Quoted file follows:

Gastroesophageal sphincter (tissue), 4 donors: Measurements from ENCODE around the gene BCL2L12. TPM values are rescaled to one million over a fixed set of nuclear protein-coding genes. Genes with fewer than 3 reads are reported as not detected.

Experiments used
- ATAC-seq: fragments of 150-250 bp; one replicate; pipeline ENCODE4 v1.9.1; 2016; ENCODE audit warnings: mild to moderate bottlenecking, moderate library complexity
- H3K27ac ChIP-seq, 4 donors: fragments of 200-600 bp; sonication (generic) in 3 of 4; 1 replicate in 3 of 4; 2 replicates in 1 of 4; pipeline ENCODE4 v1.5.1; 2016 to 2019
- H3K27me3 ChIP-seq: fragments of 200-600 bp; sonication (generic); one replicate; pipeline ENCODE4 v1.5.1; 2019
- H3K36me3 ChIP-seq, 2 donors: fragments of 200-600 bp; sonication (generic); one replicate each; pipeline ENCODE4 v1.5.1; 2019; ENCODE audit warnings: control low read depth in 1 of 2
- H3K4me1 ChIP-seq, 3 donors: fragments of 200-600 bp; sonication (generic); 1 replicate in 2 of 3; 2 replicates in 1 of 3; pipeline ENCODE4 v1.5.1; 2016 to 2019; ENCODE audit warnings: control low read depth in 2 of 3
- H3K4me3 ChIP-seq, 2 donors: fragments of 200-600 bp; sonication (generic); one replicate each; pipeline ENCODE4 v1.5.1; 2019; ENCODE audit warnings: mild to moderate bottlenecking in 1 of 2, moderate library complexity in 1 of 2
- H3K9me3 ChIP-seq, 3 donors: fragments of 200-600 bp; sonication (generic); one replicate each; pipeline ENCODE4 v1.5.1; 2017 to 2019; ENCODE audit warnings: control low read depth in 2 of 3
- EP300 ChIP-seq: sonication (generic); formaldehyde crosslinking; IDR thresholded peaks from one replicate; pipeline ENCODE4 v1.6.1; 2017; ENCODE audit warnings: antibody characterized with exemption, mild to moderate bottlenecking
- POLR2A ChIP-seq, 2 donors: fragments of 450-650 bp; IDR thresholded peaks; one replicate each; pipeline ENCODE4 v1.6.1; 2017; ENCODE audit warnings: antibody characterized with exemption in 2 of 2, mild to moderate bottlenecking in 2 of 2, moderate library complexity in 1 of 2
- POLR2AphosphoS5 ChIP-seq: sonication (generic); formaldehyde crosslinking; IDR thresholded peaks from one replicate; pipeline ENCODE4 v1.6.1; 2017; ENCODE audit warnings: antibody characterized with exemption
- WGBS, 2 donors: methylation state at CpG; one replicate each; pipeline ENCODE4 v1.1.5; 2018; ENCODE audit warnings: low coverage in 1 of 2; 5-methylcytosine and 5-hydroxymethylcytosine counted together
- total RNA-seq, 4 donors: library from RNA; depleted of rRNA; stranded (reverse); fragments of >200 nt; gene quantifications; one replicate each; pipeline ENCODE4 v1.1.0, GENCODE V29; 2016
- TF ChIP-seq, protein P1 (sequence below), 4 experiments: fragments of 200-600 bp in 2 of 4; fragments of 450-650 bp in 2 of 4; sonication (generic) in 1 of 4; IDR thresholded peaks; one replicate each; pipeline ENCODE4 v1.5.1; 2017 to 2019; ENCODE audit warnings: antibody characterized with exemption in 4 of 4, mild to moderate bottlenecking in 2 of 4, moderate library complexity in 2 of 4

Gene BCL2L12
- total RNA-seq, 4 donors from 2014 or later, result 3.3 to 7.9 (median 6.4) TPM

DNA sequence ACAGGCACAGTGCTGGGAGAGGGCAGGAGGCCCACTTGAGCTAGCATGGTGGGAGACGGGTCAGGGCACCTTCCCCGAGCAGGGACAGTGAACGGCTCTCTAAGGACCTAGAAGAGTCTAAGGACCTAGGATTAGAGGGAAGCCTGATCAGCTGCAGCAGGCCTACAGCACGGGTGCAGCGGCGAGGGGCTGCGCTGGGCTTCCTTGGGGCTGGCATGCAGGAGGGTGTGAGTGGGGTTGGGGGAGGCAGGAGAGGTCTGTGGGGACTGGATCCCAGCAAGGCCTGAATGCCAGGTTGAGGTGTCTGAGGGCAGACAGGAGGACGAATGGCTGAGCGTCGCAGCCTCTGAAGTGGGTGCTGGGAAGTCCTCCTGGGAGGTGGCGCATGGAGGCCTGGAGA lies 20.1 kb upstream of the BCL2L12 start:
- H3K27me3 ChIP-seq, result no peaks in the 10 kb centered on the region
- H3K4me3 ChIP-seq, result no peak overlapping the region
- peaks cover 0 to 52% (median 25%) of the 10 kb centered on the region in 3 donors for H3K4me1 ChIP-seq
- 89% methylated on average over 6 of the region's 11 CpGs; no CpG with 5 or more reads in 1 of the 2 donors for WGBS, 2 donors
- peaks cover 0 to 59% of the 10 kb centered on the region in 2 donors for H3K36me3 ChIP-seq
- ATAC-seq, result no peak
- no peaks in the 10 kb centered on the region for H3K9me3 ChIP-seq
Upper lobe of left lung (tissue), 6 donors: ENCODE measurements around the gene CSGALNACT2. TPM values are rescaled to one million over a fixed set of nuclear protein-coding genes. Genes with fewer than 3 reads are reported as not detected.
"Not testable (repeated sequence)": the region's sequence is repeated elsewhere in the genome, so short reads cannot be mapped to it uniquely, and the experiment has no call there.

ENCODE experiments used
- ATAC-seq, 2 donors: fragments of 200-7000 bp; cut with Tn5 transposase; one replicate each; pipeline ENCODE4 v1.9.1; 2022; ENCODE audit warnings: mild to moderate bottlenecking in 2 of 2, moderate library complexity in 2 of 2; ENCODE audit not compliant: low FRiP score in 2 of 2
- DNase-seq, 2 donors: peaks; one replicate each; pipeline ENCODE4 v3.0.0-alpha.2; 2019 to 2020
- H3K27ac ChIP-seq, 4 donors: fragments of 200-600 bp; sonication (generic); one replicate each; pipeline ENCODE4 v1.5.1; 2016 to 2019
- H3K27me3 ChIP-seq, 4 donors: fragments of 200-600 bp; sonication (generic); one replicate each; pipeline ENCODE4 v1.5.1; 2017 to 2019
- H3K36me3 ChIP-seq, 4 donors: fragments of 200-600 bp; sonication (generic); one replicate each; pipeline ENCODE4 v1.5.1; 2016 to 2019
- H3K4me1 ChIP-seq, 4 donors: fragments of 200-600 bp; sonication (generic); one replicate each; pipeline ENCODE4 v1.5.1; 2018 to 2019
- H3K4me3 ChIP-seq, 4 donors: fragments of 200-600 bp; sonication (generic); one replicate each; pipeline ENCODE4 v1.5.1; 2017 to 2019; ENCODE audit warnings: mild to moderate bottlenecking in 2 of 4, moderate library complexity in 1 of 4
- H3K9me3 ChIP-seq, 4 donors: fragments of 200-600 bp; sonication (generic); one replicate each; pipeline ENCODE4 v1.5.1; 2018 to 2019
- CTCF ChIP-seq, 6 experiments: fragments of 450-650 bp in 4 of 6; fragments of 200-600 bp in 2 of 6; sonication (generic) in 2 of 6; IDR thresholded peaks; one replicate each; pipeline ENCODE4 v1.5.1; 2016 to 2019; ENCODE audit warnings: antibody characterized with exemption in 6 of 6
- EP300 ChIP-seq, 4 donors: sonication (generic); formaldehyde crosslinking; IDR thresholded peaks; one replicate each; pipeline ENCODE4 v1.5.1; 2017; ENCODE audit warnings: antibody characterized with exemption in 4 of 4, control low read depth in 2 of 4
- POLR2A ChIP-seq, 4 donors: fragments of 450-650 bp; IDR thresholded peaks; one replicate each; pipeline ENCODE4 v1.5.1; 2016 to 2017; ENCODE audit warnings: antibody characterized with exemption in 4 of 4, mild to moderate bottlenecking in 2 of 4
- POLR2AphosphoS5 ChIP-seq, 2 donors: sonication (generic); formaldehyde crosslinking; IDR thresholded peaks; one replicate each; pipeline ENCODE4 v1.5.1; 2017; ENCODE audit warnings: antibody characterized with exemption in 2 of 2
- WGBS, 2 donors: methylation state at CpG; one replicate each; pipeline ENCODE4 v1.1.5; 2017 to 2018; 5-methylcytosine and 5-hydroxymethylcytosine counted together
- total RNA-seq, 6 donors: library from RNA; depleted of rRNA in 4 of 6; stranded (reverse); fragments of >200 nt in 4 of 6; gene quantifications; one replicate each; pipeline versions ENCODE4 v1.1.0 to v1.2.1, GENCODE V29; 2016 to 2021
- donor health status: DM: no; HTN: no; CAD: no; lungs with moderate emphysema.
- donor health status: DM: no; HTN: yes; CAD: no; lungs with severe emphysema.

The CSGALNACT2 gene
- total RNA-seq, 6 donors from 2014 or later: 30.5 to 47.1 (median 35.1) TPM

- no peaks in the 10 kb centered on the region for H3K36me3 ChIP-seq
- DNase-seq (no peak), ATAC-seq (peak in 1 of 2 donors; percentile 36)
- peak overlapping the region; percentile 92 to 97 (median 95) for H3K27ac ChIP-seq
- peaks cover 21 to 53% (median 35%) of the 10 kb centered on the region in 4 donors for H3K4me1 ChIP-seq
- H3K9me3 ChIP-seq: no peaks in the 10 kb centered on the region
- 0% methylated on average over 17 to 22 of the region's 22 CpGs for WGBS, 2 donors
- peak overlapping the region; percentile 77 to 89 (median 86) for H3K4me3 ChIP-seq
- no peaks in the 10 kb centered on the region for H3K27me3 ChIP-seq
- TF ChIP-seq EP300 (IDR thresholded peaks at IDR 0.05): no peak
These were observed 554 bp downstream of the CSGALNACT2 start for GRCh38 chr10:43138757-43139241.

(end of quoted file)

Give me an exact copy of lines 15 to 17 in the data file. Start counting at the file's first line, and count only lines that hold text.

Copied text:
- TF ChIP-seq, protein P1 (sequence below), 4 experiments: fragments of 200-600 bp in 2 of 4; fragments of 450-650 bp in 2 of 4; sonication (generic) in 1 of 4; IDR thresholded peaks; one replicate each; pipeline ENCODE4 v1.5.1; 2017 to 2019; ENCODE audit warnings: antibody characterized with exemption in 4 of 4, mild to moderate bottlenecking in 2 of 4, moderate library complexity in 2 of 4

Gene BCL2L12
- total RNA-seq, 4 donors from 2014 or later, result 3.3 to 7.9 (median 6.4) TPM